Teens and newer drivers trying to get their Class 5 license are being forced to wait until the province sends an examiner to the area.
Since the Government of Alberta took over driving exams from the private sector on Mar. 1, there are no local examiners available to do tests in the Bonnyville, Cold Lake, St. Paul, and Lac La Biche area.
“All the tests are to be booked online. And if you tried to book it online, you only get so far and they say there’s nothing available for this area,” said Kelly Wood, Woods Driving School in Bonnyville.
“I get stuck in the middle. I get a lot of parents phoning me about what’s going on and nobody’s answering.”
The province has half of the 150 or so examiner positions filled and are currently working to hire and train the rest.
Terry Wallace, executive director of driver programs for the province, said the system hasn’t been perfect since March 1.
“We were just concerned we needed to establish stability in the system between all of the moving parts based on historical data. We just guessed what the typical rollout would be for March. We got pretty close in some areas.
“I’m not sure we got that close in the Bonnyville area and I apologize for that. I can tell you that very quickly that it’s going to get way better,” said Wallace.
Wallace said there were some glitches with understanding the demand for driving exams, but are working to solve the problem quickly.
“I can assure you that my instructions to the team and the instructions I received from the minister were very clear, I was to improve services in rural Alberta and it was one of the driving forces to bring it back in-house.
“One of the things we worked within this new system is that the availability will be there, they will be government employees, they will be accountable. We will provide services to Albertans in the best manner we can.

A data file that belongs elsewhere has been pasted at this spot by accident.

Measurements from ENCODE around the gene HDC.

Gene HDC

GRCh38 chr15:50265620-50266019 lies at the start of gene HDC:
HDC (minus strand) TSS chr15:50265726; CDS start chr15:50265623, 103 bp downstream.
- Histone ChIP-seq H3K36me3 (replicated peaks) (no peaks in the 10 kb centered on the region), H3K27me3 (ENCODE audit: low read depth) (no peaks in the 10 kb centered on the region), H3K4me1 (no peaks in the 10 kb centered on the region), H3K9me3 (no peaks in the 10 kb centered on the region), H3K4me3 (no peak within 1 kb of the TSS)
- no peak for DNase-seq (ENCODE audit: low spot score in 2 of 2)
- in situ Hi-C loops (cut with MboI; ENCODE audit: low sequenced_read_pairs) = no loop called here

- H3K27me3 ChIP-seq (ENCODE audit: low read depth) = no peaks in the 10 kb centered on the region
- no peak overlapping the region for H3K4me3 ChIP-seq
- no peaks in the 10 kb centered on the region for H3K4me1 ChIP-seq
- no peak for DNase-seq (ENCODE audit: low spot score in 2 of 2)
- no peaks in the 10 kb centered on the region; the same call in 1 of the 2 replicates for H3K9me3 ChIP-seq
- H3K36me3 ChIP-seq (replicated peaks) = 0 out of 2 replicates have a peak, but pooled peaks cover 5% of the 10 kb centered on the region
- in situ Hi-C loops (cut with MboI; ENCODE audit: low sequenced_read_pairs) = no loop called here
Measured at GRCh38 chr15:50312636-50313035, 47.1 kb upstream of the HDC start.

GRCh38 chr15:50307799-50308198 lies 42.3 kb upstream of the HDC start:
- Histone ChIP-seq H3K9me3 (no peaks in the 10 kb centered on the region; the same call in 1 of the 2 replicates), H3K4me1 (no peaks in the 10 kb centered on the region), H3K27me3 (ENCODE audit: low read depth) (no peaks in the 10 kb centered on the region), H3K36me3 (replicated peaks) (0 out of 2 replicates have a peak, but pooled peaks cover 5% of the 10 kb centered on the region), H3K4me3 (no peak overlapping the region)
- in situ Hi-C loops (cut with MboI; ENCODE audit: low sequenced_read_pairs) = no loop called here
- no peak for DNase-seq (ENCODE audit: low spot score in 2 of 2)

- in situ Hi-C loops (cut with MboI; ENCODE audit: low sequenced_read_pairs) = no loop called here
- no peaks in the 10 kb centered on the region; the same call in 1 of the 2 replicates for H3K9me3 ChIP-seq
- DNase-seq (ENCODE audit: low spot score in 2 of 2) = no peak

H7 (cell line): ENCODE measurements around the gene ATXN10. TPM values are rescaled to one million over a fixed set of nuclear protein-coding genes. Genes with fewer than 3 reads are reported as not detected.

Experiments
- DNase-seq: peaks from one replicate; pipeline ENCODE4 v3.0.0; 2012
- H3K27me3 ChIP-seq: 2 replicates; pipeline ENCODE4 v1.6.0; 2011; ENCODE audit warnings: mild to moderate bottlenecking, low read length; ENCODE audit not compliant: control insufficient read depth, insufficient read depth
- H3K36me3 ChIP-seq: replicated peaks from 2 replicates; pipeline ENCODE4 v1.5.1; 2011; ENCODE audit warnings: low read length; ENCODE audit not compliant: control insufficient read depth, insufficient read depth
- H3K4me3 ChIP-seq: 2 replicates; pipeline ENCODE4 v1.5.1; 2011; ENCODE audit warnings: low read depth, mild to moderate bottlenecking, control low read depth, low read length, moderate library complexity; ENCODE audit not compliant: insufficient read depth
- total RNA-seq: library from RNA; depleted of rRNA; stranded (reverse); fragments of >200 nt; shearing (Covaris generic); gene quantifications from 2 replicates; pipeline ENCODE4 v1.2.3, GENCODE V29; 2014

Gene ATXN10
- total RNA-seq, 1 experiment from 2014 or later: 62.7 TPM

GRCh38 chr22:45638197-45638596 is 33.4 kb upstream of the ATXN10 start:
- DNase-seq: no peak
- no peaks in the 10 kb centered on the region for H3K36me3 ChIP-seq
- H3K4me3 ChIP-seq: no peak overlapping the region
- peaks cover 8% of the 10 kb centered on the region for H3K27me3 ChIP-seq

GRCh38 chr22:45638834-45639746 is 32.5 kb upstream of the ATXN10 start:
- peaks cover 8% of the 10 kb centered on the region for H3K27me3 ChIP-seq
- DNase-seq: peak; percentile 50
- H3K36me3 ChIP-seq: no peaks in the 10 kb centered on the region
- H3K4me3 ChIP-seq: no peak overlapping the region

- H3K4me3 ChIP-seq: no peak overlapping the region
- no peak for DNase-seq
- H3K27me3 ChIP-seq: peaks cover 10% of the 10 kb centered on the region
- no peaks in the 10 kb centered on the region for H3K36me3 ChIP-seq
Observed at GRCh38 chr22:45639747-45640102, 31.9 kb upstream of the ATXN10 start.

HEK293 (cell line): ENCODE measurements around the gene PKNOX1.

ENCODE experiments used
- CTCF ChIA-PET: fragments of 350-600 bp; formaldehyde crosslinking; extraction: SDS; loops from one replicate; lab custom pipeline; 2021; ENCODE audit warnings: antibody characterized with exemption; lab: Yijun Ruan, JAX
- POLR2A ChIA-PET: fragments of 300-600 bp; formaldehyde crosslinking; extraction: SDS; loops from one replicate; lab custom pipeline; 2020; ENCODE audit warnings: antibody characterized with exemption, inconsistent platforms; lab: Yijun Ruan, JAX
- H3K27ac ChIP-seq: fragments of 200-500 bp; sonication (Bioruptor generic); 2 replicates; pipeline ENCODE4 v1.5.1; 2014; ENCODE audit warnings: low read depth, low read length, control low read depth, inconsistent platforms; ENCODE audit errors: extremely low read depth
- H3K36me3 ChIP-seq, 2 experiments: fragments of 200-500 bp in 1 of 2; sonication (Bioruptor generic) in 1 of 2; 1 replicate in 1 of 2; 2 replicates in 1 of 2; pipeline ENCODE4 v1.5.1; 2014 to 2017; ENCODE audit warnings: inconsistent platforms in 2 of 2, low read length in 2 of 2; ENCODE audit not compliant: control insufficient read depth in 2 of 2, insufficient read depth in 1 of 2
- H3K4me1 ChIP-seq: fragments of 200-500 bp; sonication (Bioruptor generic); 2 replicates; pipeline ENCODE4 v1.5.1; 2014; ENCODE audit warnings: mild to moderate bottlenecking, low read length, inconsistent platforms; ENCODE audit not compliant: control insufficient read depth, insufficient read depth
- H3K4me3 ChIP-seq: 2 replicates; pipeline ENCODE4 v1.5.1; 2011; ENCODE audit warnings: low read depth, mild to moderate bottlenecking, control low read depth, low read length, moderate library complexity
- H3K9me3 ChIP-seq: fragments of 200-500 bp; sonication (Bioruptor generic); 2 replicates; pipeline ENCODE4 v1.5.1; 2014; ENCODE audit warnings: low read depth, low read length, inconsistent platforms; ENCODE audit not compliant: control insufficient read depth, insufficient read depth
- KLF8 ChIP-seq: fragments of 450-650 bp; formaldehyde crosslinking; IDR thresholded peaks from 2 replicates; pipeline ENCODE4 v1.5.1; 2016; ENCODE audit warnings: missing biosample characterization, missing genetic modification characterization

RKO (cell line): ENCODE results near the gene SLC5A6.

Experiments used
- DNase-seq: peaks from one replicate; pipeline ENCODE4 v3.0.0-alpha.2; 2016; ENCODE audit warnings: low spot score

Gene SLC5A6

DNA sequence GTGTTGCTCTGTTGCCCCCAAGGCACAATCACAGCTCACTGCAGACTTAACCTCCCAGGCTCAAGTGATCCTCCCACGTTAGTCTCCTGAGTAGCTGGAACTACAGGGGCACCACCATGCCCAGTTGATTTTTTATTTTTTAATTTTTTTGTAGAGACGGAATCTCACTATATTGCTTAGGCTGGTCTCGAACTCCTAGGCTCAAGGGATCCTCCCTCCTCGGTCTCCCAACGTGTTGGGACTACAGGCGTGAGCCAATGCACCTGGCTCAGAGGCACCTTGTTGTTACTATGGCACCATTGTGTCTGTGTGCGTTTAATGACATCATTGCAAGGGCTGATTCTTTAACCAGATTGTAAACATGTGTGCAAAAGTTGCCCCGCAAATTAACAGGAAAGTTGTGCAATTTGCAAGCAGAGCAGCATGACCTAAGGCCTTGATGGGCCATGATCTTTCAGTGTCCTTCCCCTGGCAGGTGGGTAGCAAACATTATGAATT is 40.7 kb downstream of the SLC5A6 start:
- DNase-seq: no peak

“I think if you give me a month or two, I think you’ll the service levels in a lot of rural areas are actually much, much better than they were before,” said Wallace.
Jean-Marc Michaud was a private examiner until Feb. 28 and didn’t apply for the government position because he said the new position meant they would have to move.
“They wanted us to be subject to the cost at their discretion and that wasn’t going to happen either because I’m retired and I’m not planning on moving to the city,” said Michaud.
He says the new provincial system was rushed.
“They weren’t ready. If they would’ve set it six months down the road, a year, it would’ve been possible. But they had basically a month, but it’s not possible.”
Wallace said that the province was as flexible as they could be when recruiting examiners.
He hopes soon they’ll have all the positions filled and that people can book tests online into April and May.
“We have two recruitment teams in South and North, they assure me in a very short amount of time we will have hired all the staff we intended to hire. Then it’s a matter of getting caught up with the training,” said Wallace.
“You will see a vast improvement very shortly.”